If you are criticized for unimportant things, things that you cannot change or do something about it, apply the simple policy: “Can you do it better? Do it, then! Show me how it should be done!”
Pay attention! Feedback is not the same with criticism. Feedback is a tool to move forward, to improve and learn.
8. Build a personal support system
Have a safe place to fall.
Gather around yourself people that like, appreciate, love and respect you. People that like you as you are. People that need and want your talents and skills.
9. Stop blaming and judging yourself
Blaming and judging yourself is the shortest way to get stuck because they are not ways to solve a situation or problem. They are not means to move forward; they are ends (are the end of a road that goes nowhere).
Free yourself from blaming and judging how you are, what you do and how you are doing things.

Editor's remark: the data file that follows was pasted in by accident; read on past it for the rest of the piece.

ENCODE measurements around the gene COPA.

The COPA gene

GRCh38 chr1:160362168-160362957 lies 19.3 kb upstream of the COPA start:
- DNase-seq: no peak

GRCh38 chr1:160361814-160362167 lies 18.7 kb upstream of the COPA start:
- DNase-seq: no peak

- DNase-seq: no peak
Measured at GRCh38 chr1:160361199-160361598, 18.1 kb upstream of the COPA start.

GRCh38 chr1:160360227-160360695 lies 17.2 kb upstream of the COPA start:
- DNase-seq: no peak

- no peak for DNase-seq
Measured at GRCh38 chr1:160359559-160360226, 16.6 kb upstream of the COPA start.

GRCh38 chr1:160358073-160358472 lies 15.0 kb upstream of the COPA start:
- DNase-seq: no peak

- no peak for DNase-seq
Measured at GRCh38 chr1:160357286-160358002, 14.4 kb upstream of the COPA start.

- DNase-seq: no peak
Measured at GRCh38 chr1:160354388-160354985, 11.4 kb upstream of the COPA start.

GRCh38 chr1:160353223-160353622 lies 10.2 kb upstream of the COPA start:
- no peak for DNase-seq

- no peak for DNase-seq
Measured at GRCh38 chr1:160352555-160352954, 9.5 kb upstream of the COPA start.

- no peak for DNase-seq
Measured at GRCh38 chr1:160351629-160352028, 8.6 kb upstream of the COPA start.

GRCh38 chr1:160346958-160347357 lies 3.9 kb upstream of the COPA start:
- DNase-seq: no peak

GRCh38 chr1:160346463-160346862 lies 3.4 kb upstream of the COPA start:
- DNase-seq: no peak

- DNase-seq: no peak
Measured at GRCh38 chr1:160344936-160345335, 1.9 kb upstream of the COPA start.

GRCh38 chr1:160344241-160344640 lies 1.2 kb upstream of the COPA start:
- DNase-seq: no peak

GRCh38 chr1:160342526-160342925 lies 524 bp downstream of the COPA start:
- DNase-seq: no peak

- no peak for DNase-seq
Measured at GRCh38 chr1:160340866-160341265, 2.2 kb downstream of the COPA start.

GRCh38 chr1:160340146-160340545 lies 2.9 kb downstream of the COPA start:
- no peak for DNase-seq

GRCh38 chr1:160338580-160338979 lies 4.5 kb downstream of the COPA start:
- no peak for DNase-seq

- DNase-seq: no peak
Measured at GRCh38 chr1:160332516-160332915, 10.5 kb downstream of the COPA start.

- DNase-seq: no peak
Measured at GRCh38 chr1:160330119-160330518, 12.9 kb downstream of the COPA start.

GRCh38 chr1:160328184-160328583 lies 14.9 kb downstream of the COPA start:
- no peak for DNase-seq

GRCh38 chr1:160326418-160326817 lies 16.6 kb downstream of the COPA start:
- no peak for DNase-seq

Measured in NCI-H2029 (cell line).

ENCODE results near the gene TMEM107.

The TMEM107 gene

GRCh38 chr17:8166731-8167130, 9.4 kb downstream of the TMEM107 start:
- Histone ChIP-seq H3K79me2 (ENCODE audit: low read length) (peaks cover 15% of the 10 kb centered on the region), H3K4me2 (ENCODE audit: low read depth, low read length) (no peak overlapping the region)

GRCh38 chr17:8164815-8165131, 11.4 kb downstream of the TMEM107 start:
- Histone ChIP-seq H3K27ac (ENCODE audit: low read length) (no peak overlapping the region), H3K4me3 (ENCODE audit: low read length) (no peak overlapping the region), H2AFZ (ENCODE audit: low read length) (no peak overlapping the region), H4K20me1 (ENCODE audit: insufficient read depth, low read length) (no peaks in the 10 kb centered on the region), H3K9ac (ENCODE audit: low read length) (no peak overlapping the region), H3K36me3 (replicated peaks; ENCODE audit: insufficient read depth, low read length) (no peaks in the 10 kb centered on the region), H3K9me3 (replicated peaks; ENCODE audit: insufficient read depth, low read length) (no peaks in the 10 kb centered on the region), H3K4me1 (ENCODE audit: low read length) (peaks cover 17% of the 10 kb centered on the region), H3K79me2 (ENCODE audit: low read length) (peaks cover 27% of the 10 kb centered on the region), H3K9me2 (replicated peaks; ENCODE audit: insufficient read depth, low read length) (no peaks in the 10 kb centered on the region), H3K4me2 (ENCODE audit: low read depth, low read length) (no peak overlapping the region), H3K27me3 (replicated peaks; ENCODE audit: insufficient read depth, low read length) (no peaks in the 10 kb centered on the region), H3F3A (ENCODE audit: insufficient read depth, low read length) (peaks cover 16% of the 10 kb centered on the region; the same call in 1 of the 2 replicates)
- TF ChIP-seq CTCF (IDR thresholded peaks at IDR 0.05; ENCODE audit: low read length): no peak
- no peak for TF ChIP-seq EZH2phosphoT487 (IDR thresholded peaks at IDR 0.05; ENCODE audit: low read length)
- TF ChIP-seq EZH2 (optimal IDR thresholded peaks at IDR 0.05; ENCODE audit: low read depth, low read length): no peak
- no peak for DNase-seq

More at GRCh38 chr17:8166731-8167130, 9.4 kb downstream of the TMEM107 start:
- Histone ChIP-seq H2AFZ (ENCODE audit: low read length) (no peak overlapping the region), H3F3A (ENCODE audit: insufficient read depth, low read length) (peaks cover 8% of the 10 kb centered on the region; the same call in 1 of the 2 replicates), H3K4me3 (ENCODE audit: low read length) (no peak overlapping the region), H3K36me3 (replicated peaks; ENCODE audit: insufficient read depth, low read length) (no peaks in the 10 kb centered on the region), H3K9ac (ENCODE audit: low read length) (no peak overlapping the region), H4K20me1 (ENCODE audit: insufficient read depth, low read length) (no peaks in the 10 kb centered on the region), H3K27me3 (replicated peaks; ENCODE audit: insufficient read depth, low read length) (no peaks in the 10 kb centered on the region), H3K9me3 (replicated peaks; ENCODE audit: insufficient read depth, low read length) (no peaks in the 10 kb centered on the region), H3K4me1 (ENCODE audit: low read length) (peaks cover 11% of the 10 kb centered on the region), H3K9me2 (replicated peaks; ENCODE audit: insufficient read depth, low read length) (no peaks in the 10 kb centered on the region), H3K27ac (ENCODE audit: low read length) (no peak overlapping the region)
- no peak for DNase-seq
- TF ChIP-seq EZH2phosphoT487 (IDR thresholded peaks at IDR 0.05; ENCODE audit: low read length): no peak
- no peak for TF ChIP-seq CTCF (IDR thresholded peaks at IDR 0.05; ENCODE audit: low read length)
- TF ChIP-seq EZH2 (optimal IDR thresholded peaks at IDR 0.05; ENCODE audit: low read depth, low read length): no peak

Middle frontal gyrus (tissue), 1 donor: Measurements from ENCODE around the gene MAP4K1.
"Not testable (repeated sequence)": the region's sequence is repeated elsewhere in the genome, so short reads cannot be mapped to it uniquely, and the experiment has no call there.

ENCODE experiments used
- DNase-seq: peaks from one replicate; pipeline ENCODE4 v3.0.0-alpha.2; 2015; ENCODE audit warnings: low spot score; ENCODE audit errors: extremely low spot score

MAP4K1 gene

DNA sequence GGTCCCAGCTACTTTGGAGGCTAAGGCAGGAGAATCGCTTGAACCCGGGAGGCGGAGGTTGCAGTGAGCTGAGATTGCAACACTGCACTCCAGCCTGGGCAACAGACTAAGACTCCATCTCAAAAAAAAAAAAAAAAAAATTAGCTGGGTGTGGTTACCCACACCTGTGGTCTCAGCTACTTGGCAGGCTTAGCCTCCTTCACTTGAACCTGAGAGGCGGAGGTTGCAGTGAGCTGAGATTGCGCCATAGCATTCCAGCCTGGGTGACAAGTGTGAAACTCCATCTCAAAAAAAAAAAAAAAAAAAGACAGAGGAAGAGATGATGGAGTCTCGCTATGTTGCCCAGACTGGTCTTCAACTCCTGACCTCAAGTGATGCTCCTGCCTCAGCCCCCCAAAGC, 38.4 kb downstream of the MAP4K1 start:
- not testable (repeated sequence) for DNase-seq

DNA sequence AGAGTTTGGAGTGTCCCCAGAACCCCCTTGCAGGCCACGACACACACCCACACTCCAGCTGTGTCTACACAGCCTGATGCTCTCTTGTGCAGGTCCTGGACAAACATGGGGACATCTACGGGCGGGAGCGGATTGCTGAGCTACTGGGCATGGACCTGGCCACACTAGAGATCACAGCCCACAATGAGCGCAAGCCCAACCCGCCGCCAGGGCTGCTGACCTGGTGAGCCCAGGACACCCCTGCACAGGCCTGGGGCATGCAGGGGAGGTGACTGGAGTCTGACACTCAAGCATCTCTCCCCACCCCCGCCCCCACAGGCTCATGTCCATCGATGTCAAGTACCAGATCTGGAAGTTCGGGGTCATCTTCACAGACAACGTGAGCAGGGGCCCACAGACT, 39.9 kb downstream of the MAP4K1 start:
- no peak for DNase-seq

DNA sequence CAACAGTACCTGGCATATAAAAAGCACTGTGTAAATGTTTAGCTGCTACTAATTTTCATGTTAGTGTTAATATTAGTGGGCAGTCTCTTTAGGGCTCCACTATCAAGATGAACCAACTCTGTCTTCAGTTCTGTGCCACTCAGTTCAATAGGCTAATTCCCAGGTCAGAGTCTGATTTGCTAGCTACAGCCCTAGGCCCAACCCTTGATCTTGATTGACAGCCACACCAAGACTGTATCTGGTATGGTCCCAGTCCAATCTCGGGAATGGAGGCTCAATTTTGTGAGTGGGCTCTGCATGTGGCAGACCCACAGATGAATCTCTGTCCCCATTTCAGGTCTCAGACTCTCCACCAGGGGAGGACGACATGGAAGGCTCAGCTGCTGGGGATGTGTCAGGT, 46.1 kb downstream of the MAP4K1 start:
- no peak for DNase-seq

Instead, get curious about:
- How can you do it better next time?
- What was missing for you to do it right?
- What should you continue doing, do more of?
- What should you stop/change doing?
- What stopped you to get the result you wanted?
- Is it worth wanting what you want?
- Can (really) improve your life the outcome you desire?
10. Follow your purpose
Being too self-conscious stops you to get what you want because you lose the sight of your goal and seek to achieve less important things.
If we take as an example being overly self-conscious about some of your physical traits, unless being beautiful is a necessity for your career, it is a waste of time and energy.
Or, if your goal is to have more good friends, don’t bother with those people that don’t accept and like you as you are. Those who don’t like and accept you as you are, don’t want you no matter what you do and how you change; with some individuals, you simply don’t click. Apples are excellent, oranges as well; however, an apple lover will not become an orange fan or the other way around.